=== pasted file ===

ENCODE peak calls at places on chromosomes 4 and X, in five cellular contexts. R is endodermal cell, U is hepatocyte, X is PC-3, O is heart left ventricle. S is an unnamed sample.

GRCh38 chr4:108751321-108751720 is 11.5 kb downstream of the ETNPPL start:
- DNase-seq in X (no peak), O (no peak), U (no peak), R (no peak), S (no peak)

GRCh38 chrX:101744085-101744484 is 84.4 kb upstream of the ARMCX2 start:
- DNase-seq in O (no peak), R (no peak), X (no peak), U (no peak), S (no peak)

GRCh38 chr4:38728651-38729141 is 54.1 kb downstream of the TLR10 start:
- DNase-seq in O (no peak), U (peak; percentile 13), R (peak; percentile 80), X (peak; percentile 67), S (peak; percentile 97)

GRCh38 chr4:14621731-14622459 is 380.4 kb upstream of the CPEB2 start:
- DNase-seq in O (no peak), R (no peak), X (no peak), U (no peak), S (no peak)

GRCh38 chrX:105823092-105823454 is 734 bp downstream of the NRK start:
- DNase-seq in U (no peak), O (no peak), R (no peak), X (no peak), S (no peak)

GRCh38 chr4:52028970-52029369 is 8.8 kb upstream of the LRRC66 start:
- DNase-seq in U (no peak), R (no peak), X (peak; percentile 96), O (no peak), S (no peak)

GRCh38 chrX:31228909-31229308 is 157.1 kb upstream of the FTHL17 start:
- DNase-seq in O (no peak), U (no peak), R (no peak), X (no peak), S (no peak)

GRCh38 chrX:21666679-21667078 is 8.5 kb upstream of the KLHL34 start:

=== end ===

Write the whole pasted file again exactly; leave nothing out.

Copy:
ENCODE peak calls at places on chromosomes 4 and X, in five cellular contexts. R is endodermal cell, U is hepatocyte, X is PC-3, O is heart left ventricle. S is an unnamed sample.

GRCh38 chr4:108751321-108751720 is 11.5 kb downstream of the ETNPPL start:
- DNase-seq in X (no peak), O (no peak), U (no peak), R (no peak), S (no peak)

GRCh38 chrX:101744085-101744484 is 84.4 kb upstream of the ARMCX2 start:
- DNase-seq in O (no peak), R (no peak), X (no peak), U (no peak), S (no peak)

GRCh38 chr4:38728651-38729141 is 54.1 kb downstream of the TLR10 start:
- DNase-seq in O (no peak), U (peak; percentile 13), R (peak; percentile 80), X (peak; percentile 67), S (peak; percentile 97)

GRCh38 chr4:14621731-14622459 is 380.4 kb upstream of the CPEB2 start:
- DNase-seq in O (no peak), R (no peak), X (no peak), U (no peak), S (no peak)

GRCh38 chrX:105823092-105823454 is 734 bp downstream of the NRK start:
- DNase-seq in U (no peak), O (no peak), R (no peak), X (no peak), S (no peak)

GRCh38 chr4:52028970-52029369 is 8.8 kb upstream of the LRRC66 start:
- DNase-seq in U (no peak), R (no peak), X (peak; percentile 96), O (no peak), S (no peak)

GRCh38 chrX:31228909-31229308 is 157.1 kb upstream of the FTHL17 start:
- DNase-seq in O (no peak), U (no peak), R (no peak), X (no peak), S (no peak)

GRCh38 chrX:21666679-21667078 is 8.5 kb upstream of the KLHL34 start: